Using fab modules:

From the appropriate drop downs, select "from format:" image (.png) and "to process:" Roland Modela (.rml). You will note that the "with program:" button changes to make_png_rml. By hitting this button you will be offered a new window in which you need to load your png image.

Before making the path there are several parameters you can change. At the top of the window, select for milling the surface of the board. This changes settings to the default for a 1/64 end mill.

Once you have made any required changes, hit the make .path button. Now you can set the Z height of the mill to the surface of the material and create the file to be sent to the mill by hitting make .rml.

The large "send it!" button will begin processing the board.

For some boards you will only need to mill the surface (in the case of only using surface mount components). However, in this case you will also be using a 1/32 mill in order to drill the holes for the through hole components.

Step 4: Soldering Your Components

Picture of Soldering Your Components

The majority of the soldering is through hole soldering.

Just a few components are surface-mount.

Take care when soldering on the board to avoid applying too much heat as this can cause the traces to lift.

Once all components are soldered you can attach a speaker to the APC and test it.

Step 5: Not Working?

Picture of Not Working?

If your APC is not working there are several steps to take in troubleshooting.

First things first: check that your battery is not empty and that you have connected it correctly to the board.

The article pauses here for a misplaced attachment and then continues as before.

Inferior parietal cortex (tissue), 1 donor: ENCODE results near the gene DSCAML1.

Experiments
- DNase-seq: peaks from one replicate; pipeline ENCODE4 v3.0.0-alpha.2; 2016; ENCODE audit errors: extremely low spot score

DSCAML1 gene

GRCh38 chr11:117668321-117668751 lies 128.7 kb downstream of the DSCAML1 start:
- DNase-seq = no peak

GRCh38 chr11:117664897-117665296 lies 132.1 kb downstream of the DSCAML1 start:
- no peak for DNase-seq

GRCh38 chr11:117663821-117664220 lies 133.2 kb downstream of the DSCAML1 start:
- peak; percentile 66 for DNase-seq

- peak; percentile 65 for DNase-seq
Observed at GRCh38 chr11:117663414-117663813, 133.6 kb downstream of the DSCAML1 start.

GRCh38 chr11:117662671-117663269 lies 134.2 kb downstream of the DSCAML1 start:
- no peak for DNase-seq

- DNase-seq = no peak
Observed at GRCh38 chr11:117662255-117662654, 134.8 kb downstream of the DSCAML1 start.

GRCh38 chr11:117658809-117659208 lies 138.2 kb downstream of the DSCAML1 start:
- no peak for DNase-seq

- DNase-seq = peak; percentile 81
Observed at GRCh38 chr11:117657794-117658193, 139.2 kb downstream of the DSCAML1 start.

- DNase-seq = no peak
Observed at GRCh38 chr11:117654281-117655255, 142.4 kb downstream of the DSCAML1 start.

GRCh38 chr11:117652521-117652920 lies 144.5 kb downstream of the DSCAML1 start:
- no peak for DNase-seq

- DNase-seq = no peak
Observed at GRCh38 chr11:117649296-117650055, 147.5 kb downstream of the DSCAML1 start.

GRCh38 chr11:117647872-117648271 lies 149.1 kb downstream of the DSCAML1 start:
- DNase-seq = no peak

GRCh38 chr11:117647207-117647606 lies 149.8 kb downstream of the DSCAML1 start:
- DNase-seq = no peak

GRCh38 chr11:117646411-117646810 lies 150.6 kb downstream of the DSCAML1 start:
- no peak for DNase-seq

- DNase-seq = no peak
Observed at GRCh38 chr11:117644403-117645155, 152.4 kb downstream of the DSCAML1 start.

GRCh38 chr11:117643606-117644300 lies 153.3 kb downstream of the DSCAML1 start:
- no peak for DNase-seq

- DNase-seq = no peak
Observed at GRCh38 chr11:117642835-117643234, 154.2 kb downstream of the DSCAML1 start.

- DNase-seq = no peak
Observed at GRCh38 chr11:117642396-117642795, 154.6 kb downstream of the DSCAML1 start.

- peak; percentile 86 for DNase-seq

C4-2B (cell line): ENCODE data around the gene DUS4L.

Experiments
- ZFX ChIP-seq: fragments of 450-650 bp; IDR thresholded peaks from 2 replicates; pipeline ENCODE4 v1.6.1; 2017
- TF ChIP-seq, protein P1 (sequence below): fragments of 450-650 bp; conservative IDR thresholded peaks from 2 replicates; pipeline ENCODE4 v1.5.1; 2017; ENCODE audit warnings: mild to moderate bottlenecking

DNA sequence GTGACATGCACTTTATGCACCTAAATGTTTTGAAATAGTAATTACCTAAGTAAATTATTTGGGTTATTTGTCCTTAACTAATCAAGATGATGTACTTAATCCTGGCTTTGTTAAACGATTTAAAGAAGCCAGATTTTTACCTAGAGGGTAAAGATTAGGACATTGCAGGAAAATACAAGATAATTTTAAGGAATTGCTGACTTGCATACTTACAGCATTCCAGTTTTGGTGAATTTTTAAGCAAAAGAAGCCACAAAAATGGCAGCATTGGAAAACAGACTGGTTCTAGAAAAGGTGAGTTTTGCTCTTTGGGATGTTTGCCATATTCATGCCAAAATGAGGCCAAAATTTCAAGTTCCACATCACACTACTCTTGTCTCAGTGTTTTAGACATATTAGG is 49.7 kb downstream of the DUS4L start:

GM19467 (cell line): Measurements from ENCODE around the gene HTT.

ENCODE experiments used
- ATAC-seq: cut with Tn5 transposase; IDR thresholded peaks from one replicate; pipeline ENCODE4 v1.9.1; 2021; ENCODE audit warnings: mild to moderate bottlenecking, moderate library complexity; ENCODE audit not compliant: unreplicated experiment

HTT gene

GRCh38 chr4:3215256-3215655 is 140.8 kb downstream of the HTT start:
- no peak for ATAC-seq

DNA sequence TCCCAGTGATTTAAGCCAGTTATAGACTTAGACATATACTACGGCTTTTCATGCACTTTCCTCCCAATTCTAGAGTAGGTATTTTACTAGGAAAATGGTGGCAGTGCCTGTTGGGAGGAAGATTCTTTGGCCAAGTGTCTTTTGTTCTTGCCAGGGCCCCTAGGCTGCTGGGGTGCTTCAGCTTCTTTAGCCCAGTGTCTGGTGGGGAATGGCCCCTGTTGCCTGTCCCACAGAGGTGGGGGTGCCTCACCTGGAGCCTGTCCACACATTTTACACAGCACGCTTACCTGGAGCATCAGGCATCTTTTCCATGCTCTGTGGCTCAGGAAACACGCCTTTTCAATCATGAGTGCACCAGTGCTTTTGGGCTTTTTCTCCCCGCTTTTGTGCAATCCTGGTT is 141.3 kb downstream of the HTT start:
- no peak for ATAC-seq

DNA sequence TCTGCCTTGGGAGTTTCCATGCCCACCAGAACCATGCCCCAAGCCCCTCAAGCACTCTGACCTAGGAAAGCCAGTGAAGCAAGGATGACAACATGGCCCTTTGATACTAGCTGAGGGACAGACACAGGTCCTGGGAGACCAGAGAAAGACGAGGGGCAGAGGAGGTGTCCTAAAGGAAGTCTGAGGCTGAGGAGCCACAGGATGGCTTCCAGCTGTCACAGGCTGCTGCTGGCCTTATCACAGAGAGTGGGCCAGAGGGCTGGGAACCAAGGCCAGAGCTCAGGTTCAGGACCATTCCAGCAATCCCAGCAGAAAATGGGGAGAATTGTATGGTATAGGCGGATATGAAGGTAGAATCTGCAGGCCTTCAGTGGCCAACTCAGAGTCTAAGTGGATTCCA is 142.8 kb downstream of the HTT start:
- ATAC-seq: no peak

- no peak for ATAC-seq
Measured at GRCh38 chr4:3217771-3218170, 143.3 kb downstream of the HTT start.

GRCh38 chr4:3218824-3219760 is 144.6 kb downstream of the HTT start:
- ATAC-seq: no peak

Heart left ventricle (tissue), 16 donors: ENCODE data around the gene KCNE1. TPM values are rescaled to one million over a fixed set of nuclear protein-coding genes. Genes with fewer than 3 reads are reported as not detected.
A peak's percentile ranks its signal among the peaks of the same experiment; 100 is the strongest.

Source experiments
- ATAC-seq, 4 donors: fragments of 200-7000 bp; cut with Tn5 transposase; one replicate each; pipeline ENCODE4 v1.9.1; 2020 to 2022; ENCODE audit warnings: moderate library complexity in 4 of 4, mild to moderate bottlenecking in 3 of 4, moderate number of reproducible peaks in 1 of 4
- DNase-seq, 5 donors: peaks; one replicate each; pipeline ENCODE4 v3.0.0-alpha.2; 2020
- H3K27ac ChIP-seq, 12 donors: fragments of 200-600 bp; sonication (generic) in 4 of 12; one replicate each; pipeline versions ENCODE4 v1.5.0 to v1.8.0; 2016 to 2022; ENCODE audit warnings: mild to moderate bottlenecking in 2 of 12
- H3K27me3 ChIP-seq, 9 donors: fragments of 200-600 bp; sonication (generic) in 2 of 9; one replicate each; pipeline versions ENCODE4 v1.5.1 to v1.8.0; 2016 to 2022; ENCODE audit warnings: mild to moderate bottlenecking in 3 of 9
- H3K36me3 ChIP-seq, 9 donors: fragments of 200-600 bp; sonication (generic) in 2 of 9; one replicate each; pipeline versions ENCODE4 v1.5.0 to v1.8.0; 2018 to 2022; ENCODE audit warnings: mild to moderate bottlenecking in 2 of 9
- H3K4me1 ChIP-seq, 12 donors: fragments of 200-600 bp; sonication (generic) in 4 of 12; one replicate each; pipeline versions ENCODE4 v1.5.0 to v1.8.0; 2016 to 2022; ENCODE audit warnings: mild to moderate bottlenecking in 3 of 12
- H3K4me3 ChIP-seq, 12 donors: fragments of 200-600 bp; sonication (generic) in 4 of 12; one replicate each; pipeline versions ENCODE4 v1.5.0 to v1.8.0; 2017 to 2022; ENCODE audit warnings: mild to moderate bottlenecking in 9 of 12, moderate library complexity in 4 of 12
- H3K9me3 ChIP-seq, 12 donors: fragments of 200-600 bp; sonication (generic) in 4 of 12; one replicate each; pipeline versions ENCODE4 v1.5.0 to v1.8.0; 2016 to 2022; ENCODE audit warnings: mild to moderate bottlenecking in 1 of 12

Next you can check the speaker connections. Also ensure that you have orientated the 556 timer chip correctly.

After checking these, it's time to check your soldering. If you haven't got a lot of soldering experience there are a few mistakes that can be easy to make. You could miss a connection or could cause a short but connecting something that shouldn't be - so check all the connections for both of these issues.

If you think that everything is a-ok after making the above checks then I'd advise breaking out the multimeter.

The multimeter will have several settings. We want to check for continuity so we turn to the setting for that (pictured).

Touch the red probe against the black probe and you should hear a constant tone. Refer now to the schematic and you will see that connections are made between different components. For example, pin number 7 is GND and is connected to the GND side of the battery and to one end of each capacitor. You should get a constant tone by touching the multimeter probes to pin 7 and to each of these components.

If you're not getting the continuity tone from these tests, then contact is not being made and you need to address this with checking your solder connections.

Checking for continuity is also very handy for checking for connections which should NOT be made. For example, no connection should be made between V+ and GND. If there is, you will likely have noticed significant heat build up in the circuit/556 chip and/or the battery itself.

Hopefully, you can get your APC working, if you are having any specific problems please feel free to comment below and I'll do my best to address them!

Comments

seamster (author)2014-10-21

ooh, very cool! Thanks for sharing this!